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    Border country dharma: Buddhism, Ireland and peripherality

    Cox, Laurence and Griffin, Maria (2009) Border country dharma: Buddhism, Ireland and peripherality. Journal of Global Buddhism, 10. pp. 93-125.

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    Buddhist tradition distinguishes a "central region" where suitable conditions for practice – notably a well-developed sangha – are to be found, from "border regions" where there are fewer or no monks, nuns, laymen or laywomen (1). If, in the last 150 years, Buddhist Asia has acted as the "central region" to the "border regions" of western Buddhism, Ireland is arguably a border region to the border regions, a second-hand recipient of developments in more powerful societies. These categories (relational as so many Buddhist concepts) are similar to sociological discussions of core and periphery within the global order. However, some of the most influential accounts of the arrival of Buddhism in the west (such as Almond 1988 and Tweed 2000) stress rather the indigenous, and essentially bounded, development of Victorian Buddhism.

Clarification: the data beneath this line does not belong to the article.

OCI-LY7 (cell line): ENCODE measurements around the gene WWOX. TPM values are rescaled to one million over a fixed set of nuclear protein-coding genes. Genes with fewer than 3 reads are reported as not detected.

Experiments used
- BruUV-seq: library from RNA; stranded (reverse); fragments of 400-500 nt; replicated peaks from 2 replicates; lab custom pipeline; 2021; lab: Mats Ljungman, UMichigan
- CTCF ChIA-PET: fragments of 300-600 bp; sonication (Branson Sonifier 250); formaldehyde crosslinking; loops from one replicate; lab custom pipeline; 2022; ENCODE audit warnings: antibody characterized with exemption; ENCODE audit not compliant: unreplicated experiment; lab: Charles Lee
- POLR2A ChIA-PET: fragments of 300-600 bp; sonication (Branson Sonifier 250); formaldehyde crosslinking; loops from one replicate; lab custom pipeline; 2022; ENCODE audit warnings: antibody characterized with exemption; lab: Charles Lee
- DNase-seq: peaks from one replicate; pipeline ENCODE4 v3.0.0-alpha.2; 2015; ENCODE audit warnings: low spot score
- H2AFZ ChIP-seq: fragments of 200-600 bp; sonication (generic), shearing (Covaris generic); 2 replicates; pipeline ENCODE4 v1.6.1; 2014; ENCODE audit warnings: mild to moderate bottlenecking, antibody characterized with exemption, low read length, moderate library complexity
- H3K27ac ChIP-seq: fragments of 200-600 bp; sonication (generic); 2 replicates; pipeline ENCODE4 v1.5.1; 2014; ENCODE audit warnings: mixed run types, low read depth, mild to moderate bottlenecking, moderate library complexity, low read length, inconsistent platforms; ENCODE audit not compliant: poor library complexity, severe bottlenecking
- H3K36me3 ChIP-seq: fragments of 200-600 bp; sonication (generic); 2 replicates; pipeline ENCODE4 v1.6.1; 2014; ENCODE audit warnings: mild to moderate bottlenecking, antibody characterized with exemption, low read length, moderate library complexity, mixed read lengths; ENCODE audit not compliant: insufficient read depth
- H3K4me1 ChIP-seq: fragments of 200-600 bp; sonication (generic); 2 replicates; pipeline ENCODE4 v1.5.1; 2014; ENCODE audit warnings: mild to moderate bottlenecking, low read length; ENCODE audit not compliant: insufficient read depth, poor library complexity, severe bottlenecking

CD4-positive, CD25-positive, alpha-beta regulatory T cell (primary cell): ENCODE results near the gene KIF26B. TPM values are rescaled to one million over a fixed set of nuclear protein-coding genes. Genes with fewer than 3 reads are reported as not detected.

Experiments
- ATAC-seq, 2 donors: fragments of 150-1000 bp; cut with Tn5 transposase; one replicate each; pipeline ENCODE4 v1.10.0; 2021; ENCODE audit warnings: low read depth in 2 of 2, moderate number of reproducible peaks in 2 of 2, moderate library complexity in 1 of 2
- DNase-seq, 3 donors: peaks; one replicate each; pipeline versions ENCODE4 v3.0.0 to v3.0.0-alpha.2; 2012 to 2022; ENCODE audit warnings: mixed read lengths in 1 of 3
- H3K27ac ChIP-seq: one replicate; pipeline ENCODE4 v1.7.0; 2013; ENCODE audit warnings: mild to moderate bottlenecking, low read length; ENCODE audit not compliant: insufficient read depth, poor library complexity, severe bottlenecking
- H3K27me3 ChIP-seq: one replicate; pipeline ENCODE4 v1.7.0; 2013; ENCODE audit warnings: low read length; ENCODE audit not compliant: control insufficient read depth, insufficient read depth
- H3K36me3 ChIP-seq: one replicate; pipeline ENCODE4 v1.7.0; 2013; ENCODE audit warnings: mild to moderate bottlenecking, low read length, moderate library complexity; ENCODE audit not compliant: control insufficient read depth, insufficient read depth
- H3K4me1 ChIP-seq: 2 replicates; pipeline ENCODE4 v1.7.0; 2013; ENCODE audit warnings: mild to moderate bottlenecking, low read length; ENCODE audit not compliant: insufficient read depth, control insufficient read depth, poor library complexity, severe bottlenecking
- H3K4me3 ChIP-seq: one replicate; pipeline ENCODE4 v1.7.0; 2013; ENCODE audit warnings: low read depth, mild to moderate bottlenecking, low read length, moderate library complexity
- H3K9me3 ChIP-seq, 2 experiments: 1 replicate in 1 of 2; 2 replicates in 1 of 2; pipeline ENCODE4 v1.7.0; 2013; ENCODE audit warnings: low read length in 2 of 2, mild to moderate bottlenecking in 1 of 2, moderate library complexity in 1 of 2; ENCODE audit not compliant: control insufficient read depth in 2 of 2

Item Type: Article
    Keywords: Border country dharma; Buddhism; Ireland and peripherality;
    Academic Unit: Faculty of Social Sciences > Sociology
    Item ID: 1537
    Depositing User: Dr. Laurence Cox
    Date Deposited: 14 Sep 2009 13:11
    Journal or Publication Title: Journal of Global Buddhism
    Refereed: Yes
    Use Licence: This item is available under a Creative Commons Attribution Non Commercial Share Alike Licence (CC BY-NC-SA). Details of this licence are available here

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